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Talk of immigration reform brings hope and fear to Rio Grande Valley

Talk of immigration reform brings hope and fear to Rio Grande Valley

By Steve Taylor
Rio Grande Guardian

RioGrande

McALLEN,TX — Community activists say undocumented immigrants are so fearful of coming out of the shadows that they will not even risk going to a town hall meeting that is being held to help them.

Valley Interfaith held a meeting about immigration reform at Our Lady of Perpetual Help in McAllen on Tuesday evening. About 80 immigrants attended. However, community organizers say this number does not come close to representing the interest level there is in the subject.

“We could have had thousands of people at this town hall meeting because people want to know what is happening with immigration reform. But, people are afraid. They are afraid of being picked up. I could probably have brought 230 people from Las Milpas alone,” said Laura Garcia, a Valley Interfaith member and community activist from south Pharr who attends St. John the Baptist Catholic Church in San Juan.

Ninfa Guerra, a Valley Interfaith member who attends St. Joseph the Worker Catholic Church in McAllen agreed. “I called two people to come tonight. They were being told not to come because of the fear of being picked up by Border Patrol. They trusted us but they had fear,” Guerra said. “It is really sad. People are fearful of even giving their information to us, for fear of being deported.”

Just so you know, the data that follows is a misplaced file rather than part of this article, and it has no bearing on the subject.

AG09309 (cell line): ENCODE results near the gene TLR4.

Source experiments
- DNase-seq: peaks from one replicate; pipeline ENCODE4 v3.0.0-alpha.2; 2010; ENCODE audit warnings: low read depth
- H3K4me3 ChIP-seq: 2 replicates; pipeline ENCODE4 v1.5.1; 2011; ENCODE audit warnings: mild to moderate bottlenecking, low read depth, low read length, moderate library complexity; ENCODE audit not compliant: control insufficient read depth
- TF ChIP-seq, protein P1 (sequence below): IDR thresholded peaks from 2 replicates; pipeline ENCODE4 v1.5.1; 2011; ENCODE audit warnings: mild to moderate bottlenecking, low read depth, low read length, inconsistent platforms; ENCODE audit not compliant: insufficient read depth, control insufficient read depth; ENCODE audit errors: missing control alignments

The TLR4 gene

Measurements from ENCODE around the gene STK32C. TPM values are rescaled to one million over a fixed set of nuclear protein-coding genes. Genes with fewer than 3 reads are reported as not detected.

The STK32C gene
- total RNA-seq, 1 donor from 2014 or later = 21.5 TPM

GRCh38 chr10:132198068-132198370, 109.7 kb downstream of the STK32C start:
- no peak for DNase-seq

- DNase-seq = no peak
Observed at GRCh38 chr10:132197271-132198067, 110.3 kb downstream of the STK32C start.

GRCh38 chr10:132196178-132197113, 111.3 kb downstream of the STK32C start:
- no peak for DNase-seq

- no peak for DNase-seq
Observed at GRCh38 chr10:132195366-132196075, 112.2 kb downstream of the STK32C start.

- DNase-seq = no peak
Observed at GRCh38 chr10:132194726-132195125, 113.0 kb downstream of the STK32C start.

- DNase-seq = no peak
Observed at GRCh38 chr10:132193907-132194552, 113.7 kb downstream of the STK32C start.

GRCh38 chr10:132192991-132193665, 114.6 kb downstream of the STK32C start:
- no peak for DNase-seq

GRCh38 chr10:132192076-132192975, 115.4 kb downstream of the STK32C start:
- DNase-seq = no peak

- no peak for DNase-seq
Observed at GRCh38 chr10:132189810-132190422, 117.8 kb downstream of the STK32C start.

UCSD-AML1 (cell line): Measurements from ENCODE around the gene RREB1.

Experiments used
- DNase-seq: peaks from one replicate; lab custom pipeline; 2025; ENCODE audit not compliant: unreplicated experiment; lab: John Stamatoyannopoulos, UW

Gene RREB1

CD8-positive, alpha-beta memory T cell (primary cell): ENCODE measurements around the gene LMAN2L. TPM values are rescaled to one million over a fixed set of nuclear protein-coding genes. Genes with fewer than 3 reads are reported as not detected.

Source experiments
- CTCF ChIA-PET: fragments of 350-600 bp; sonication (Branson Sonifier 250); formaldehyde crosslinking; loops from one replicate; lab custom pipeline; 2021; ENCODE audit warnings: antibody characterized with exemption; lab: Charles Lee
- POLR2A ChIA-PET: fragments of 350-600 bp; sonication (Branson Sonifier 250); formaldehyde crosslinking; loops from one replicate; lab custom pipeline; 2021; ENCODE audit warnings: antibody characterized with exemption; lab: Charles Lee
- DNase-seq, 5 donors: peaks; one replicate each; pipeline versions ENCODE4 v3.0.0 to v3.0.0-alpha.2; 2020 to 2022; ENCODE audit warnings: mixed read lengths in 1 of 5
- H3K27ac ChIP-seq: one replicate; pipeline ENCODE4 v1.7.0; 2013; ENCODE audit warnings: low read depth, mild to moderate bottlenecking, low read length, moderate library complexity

The Rev. Javier Leyva, of El Divino Redentor United Methodist Church in McAllen, said local churches should be doing more to help immigrant families that live in fear.

“For me, the main thing we heard about tonight was the fear immigrants have of going out and not coming back to their families. There is hope that this year we will finally get immigration reform but until the bill is signed by President Obama the fear is still there,” Leyva said.

Leyva said fear and apprehension is apparent in the community he serves. He said he can see it in the faces of parishioners.
“The fear is that if they come out from the shadows they get picked up. Even coming to a meeting like this is not easy. They do not know if Border Patrol is going to be out there waiting for them. We know Border Patrol knows about this meeting. So there is fear. I hear it in the church and in the community,” Leyva said.

Asked what his advice would be, Leyva said…

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